woman holding cash

Under-55s could soon receive £10,000 from the government with no strings attached

Is it too good to be true?

Chloe Best

Having an extra £10,000 would be life-changing for many of us, offering the opportunity to travel more, start a business, or simply live more comfortably with less worries about covering mortgage or rent payments and bills. That is why one organisation, The Royal Society for the encouragement of Arts, Manufactures and Commerce (RSA), has advised the government to introduce a Universal Basic Income in the UK – meaning every British citizen would be entitled to a basic state wage of £10,000, paid over two years.

It may sound too good to be true, but the RSA has carried out substantial research to back up their idea, based on similar schemes that already exist in Finland and the US state of Alaska. The idea would see two payments of £5,000 paid over two years, but certain state benefits and tax reliefs would be removed at the same time.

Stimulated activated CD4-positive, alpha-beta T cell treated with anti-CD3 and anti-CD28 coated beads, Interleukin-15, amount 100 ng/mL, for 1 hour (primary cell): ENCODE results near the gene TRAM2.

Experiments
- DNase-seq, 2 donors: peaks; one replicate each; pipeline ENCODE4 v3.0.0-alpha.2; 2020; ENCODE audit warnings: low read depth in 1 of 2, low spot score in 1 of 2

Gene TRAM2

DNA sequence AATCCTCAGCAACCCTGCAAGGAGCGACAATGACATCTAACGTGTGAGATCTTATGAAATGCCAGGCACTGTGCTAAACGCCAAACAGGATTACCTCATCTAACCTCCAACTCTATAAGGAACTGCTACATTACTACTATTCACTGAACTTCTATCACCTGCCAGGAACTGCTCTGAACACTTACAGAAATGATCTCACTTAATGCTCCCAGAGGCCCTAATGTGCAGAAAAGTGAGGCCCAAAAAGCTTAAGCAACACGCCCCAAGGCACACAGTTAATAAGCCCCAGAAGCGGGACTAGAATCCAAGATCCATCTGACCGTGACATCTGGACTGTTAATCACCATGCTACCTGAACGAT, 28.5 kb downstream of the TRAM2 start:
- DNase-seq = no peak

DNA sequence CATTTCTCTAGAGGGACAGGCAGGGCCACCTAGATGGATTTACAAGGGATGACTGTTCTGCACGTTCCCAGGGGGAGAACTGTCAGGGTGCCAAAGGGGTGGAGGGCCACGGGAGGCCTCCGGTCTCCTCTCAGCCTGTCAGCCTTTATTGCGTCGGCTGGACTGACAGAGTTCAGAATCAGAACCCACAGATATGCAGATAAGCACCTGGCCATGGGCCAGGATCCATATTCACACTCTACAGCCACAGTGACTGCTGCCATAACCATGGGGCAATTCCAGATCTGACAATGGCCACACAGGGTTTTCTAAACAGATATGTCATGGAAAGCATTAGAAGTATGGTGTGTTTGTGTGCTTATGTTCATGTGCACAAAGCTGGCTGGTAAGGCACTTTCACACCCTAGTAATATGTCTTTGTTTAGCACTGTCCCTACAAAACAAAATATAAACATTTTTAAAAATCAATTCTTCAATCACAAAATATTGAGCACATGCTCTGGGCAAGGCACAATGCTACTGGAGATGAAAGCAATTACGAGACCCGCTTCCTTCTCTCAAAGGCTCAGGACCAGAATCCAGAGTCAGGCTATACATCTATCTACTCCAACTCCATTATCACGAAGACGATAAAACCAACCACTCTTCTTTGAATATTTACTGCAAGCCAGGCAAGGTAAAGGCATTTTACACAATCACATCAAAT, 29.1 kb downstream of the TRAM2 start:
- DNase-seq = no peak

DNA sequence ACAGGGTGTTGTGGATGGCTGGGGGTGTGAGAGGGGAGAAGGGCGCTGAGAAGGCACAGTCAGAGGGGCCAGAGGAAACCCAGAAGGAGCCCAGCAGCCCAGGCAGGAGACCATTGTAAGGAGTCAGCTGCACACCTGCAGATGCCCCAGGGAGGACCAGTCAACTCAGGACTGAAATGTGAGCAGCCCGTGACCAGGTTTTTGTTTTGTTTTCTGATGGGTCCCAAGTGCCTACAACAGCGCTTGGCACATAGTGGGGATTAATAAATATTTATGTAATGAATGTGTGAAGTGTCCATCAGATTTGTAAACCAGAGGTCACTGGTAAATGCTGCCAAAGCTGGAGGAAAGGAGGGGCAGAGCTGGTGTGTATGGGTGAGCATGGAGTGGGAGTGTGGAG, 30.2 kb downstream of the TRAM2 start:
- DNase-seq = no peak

woman holding cash

All UK citizens under the age of 55 could receive £10,000 from the government

The report says that the extra cash would help to support UK citizens through the 2020s, "as automation replaces many jobs, climate change hits and more people face balancing employment with social care". The payments would not be means tested, and instead applicants would simply have to demonstrate how they intended to spend the money.

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The money to support the scheme could come from public debt, levies on untaxed corporate assets and investments in long-term infrastructure projects. The RSA suggests that as the scheme would replace existing benefits such as Child Benefit, Tax Credits and Jobseeker's Allowance, the money the government saves could also go towards the allowance.

Of course, there are many pros and cons to the scheme. On the plus side, the extra money may allow people the opportunity to progress their career by taking courses or undergoing training they may not have otherwise been able to afford, or maybe even launch their own business. However, people who are against the scheme have suggested that it may actually serve as a disincentive to work, as people have a guaranteed income. While it is currently only a theory, Scotland has already provided funding for four local authorities to investigate the idea.

What do you think of the concept?